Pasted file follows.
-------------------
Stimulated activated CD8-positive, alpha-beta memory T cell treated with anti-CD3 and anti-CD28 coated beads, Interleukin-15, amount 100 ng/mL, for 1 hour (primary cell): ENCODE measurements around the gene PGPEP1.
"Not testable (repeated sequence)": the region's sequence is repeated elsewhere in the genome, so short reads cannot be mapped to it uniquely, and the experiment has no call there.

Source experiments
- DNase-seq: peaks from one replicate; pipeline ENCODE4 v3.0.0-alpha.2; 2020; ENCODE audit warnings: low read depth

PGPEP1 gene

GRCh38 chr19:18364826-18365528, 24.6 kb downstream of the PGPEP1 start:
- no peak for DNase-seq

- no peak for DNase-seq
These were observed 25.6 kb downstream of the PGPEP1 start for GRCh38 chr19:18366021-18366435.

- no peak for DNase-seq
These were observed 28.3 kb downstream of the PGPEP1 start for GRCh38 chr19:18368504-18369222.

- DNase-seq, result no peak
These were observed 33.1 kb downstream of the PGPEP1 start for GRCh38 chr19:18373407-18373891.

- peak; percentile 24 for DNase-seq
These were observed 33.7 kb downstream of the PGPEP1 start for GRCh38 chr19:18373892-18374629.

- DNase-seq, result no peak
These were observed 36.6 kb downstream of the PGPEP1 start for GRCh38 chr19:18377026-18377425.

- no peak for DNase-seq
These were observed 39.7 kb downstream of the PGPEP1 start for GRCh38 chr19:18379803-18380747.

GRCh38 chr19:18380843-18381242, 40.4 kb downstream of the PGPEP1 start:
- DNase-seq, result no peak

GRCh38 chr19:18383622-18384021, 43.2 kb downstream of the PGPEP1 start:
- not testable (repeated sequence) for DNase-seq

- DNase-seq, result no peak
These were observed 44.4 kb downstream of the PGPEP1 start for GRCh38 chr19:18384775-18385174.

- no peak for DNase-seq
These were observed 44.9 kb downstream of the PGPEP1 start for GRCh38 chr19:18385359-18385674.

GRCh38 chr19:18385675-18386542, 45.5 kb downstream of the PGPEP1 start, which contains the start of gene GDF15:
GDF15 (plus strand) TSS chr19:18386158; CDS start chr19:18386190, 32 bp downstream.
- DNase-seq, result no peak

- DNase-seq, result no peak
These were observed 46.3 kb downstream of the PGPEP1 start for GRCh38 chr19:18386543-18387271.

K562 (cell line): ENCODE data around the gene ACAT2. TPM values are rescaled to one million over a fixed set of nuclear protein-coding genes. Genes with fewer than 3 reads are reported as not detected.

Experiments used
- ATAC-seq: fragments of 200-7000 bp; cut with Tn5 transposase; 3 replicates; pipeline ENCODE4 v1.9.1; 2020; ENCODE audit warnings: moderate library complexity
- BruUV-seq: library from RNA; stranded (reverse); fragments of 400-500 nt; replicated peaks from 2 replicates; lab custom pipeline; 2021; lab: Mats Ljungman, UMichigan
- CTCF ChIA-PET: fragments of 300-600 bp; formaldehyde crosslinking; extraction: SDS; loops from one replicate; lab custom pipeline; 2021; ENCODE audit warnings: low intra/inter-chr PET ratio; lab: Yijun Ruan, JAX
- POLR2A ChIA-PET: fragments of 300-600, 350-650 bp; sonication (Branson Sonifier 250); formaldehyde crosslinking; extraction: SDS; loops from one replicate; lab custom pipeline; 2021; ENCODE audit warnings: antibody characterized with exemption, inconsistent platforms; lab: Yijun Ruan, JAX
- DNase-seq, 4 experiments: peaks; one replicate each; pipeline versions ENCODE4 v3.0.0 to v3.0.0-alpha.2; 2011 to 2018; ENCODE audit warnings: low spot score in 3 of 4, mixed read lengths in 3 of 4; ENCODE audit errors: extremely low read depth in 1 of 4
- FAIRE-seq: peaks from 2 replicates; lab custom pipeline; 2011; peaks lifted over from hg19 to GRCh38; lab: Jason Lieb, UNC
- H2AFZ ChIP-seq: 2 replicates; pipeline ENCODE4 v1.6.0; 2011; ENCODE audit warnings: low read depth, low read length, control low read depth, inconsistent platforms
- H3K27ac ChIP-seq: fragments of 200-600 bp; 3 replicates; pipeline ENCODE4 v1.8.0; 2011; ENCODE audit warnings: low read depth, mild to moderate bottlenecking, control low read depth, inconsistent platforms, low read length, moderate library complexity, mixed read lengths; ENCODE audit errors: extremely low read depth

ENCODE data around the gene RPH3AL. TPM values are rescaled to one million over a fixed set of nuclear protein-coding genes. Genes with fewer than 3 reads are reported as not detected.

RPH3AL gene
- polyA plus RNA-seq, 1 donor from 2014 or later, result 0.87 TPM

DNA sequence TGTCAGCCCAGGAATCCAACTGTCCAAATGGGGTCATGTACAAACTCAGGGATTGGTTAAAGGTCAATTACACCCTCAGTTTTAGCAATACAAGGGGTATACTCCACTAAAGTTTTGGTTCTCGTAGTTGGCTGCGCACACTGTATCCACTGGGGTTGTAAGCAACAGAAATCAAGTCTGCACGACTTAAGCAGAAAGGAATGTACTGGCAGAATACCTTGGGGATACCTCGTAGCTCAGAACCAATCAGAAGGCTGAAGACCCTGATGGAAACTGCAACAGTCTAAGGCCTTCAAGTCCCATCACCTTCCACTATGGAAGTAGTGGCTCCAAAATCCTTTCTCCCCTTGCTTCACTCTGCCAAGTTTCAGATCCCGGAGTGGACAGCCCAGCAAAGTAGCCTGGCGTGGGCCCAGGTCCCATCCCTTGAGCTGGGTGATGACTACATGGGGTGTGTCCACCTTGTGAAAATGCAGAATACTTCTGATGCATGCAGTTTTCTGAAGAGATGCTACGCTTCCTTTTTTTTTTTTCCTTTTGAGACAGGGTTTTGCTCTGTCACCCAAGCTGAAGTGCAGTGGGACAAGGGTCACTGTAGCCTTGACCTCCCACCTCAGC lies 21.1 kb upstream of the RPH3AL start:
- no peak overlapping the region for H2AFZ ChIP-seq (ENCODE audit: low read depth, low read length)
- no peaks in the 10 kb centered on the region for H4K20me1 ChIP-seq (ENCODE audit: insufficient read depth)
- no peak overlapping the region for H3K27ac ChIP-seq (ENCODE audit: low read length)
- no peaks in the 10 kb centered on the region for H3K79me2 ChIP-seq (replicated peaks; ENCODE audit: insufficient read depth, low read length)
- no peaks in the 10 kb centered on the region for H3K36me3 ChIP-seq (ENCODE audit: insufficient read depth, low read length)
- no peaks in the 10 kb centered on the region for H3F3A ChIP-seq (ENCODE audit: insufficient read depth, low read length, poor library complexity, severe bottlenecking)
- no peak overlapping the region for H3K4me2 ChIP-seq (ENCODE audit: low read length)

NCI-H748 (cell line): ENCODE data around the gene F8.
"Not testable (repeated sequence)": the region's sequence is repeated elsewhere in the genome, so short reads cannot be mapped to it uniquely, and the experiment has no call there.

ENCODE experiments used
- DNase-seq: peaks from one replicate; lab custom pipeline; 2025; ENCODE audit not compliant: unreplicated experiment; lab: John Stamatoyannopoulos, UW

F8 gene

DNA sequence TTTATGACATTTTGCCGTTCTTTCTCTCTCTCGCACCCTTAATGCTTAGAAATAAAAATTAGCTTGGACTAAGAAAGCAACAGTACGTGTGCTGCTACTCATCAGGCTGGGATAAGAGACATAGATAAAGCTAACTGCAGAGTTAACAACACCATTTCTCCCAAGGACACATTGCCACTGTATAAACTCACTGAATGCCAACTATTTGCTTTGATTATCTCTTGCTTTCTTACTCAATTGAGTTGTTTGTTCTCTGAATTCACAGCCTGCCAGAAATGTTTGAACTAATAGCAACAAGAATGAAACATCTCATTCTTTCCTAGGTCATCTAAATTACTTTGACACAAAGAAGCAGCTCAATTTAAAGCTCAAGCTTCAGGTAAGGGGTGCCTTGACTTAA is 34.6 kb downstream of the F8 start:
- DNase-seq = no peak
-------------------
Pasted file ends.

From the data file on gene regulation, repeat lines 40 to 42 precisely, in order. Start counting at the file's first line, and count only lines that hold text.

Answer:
- FAIRE-seq: peaks from 2 replicates; lab custom pipeline; 2011; peaks lifted over from hg19 to GRCh38; lab: Jason Lieb, UNC
- H2AFZ ChIP-seq: 2 replicates; pipeline ENCODE4 v1.6.0; 2011; ENCODE audit warnings: low read depth, low read length, control low read depth, inconsistent platforms
- H3K27ac ChIP-seq: fragments of 200-600 bp; 3 replicates; pipeline ENCODE4 v1.8.0; 2011; ENCODE audit warnings: low read depth, mild to moderate bottlenecking, control low read depth, inconsistent platforms, low read length, moderate library complexity, mixed read lengths; ENCODE audit errors: extremely low read depth